What Are Commercial Insurance Endorsements?

June 02, 2020

"Commercial insurance endorsements" is a phrase commonly used by insurance companies, brokers, and the legal community, but few business owners know what an endorsement actually is.

In short: A commercial insurance endorsement is a document attached to your insurance policy that adds, removes, or changes your coverage in some type or fashion.

But what exactly does an endorsement change about the coverage?

Each insurance policy starts with a standardized coverage form. For general liability, it is most commonly the CG0001 form and for commercial property it is generally the CP0010. These two forms provide a coverage baseline and are used in nearly every industry, on every policy, both large and small.

The problem with lumping every business in the U.S. together on the same or similar insurance policies is that not all businesses need or want the same insurance—it can be overkill. On the flip side, some business activities are far too risky to insure on the standardized form and require a "monoline policy." Those businesses need coverage in addition to what’s standard.

This is why we have endorsements - to customize insurance products to fit the needs of both the customer and the insurance carrier.

Is it good or bad to have commercial insurance endorsements?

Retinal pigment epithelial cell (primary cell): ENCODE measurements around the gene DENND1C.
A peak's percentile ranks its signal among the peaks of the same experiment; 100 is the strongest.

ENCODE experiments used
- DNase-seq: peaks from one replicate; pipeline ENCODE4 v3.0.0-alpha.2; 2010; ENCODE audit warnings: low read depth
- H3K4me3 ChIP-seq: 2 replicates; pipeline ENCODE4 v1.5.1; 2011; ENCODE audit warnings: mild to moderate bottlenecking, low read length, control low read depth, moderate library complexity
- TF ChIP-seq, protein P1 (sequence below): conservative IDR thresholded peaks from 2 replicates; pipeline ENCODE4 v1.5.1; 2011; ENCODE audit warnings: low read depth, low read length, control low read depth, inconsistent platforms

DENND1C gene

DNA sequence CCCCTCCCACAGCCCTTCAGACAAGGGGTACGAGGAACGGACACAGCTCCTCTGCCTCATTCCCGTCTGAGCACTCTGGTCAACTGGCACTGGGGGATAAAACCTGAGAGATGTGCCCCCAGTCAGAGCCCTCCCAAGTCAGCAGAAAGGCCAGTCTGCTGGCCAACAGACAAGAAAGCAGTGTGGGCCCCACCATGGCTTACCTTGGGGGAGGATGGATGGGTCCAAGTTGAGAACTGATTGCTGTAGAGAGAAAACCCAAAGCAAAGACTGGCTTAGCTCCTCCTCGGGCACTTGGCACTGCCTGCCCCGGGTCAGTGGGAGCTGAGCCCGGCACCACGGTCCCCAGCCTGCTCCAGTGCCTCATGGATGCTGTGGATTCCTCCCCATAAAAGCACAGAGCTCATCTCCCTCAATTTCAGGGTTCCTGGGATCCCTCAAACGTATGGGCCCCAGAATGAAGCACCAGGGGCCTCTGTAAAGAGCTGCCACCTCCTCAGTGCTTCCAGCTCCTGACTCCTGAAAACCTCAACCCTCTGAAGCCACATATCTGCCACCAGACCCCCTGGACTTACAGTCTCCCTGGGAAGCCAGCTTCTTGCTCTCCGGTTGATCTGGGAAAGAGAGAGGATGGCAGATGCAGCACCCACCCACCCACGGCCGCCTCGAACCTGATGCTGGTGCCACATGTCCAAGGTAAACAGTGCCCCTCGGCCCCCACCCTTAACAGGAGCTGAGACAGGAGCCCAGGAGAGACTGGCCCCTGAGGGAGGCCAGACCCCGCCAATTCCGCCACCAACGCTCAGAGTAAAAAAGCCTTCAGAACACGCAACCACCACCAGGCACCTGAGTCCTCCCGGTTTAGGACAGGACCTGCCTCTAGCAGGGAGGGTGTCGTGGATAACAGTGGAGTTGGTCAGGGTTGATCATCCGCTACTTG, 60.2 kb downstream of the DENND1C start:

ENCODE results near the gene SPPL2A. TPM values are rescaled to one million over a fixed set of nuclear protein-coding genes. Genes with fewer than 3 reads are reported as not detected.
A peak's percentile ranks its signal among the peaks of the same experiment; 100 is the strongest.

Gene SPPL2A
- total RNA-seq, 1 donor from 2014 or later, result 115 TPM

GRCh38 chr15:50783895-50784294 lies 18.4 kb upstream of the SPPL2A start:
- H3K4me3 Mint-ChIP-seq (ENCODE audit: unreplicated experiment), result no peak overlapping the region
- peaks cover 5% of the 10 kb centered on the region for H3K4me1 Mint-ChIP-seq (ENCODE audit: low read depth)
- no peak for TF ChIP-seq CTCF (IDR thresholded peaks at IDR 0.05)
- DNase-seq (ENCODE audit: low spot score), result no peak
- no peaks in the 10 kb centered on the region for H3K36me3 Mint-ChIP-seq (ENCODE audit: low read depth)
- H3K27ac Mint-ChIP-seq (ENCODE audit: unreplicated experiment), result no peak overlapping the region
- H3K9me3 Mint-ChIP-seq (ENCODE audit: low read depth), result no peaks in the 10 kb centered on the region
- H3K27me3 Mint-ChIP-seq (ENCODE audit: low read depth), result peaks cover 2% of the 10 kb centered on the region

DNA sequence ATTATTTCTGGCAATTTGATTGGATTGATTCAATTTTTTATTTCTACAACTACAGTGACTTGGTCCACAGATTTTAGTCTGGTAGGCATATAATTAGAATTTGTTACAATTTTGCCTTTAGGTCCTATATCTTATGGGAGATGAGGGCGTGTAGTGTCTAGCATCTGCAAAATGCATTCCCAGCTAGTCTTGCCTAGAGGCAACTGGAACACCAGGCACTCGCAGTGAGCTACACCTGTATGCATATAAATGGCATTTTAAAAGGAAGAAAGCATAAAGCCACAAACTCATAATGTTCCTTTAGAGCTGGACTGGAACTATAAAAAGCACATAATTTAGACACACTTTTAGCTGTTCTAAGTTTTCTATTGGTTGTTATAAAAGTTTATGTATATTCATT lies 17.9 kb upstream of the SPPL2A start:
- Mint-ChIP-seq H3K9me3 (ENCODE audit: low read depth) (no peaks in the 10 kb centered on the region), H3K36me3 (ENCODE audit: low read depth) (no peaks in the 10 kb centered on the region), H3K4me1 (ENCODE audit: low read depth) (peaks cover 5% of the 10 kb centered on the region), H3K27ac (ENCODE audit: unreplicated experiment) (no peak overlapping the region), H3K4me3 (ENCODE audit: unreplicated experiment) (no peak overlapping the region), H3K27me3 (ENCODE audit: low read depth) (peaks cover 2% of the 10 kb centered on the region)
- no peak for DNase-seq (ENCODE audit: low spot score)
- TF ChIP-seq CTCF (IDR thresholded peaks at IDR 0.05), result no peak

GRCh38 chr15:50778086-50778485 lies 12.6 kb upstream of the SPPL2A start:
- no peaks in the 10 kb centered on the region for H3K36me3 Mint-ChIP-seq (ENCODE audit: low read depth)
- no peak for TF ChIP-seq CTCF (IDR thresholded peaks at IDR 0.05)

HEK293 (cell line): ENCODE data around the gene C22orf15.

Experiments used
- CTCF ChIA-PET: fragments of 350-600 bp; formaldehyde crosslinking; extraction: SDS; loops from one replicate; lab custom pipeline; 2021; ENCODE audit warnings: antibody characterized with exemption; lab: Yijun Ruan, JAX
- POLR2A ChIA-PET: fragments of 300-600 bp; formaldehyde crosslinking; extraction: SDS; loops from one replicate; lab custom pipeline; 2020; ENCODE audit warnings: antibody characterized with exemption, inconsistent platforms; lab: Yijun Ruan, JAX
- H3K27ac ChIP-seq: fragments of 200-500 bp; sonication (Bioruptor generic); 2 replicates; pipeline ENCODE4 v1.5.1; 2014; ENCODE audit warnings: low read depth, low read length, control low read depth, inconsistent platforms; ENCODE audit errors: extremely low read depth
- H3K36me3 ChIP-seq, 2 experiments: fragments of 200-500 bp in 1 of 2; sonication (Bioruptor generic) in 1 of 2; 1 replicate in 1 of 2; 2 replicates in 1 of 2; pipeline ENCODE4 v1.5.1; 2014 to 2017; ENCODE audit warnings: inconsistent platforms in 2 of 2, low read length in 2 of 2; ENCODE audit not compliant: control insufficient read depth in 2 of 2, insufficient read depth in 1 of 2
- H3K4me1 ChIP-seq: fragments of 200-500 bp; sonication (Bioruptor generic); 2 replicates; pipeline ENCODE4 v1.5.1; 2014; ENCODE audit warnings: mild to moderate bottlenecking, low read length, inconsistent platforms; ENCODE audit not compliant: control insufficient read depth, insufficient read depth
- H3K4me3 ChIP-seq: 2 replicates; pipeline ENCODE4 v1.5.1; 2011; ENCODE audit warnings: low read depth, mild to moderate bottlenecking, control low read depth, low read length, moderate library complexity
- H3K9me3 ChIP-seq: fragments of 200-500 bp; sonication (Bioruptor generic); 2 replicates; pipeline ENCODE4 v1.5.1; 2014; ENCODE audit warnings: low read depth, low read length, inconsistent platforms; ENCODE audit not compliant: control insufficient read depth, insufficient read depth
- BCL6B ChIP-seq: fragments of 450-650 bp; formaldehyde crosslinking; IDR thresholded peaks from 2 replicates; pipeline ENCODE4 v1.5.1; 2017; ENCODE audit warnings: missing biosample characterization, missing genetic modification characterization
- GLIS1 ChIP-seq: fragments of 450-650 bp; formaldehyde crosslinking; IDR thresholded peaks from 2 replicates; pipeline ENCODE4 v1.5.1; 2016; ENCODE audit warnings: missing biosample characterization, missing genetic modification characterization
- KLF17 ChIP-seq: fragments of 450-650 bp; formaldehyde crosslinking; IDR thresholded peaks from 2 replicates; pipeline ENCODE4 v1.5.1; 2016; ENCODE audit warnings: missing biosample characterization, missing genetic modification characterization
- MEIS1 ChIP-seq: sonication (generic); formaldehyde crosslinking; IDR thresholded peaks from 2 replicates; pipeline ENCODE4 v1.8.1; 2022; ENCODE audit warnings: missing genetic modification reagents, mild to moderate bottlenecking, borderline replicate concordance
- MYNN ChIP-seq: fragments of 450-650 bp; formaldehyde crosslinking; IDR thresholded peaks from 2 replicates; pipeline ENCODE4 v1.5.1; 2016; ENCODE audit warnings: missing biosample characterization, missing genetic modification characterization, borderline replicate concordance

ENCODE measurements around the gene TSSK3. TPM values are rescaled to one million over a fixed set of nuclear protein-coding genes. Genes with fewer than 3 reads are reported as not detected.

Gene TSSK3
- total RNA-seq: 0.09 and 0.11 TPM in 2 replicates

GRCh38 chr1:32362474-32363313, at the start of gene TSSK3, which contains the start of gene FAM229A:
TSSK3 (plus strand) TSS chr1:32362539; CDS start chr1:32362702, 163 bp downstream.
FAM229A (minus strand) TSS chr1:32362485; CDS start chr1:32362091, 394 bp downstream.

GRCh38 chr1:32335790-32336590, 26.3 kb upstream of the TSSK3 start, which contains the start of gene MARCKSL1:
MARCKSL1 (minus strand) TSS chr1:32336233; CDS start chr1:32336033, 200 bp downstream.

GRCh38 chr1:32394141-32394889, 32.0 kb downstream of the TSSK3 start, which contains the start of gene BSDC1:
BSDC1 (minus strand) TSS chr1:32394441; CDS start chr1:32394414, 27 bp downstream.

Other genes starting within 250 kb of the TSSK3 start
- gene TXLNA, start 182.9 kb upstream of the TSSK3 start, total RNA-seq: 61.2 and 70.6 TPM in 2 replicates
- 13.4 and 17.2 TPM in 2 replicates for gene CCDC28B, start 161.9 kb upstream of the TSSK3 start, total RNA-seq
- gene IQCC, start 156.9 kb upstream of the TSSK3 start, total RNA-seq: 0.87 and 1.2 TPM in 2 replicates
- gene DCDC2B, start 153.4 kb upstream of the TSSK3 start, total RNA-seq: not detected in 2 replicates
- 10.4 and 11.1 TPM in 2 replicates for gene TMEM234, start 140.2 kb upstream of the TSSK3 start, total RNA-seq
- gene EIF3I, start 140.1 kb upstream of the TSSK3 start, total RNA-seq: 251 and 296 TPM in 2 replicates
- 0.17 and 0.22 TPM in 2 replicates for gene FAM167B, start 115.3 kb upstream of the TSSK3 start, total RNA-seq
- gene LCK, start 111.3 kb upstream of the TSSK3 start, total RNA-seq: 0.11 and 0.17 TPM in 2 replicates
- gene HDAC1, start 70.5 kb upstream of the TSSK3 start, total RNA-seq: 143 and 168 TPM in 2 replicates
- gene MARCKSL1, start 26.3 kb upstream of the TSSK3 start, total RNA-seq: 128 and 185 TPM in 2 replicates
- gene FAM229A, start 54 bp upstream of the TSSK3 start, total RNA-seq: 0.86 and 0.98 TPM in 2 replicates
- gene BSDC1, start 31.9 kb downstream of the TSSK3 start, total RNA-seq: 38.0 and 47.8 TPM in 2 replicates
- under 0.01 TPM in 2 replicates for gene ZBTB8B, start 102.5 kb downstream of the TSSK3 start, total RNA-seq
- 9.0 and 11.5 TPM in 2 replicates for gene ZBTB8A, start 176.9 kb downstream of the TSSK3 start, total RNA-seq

When making changes to the standard insuring agreements, it is often thought that endorsements are a bad option for the insured.

Although endorsements can be bad, they can also be good. An endorsement can be as simple as adding clarity to a specific definition or coverage. Or can add coverage that is commonly excluded on the standard policy! One thing is for certain – commercial insurance endorsements are guaranteed to be on your policy. You won't know for certain if they are beneficial or add more risk for your business until you read your specific policy endorsements.

Examples Of Good Endorsements

The list of insurance endorsements we give below are the positive ones. The ones you want to see on your commercial insurance policy. These examples benefit you by adding coverage to your policy.

Industry-Specific Enhancements

It is common for insurers to have a specific enhancement endorsement for the industries they serve. This adds a list of coverages that aren't normally included on the standard forms and adds them to your policy.

For example, a contractor's enhancement endorsement could include coverage for your hand tools, property in transit, and a blanket additional insured endorsement form. (You can also ask your insurance provider for insurance endorsement samples that are common in your industry.) These enhancement forms are either thrown in for free or offered for a much lower rate than you could purchase them individually.

This is an example of a good endorsement because it adds coverage to the standard insurance forms that applies to contractors.

Additional Insured Endorsements

Additional insured endorsements are common for almost every industry. Whether required by your landlord, customer, or vendor, this endorsement is something most businesses are familiar with.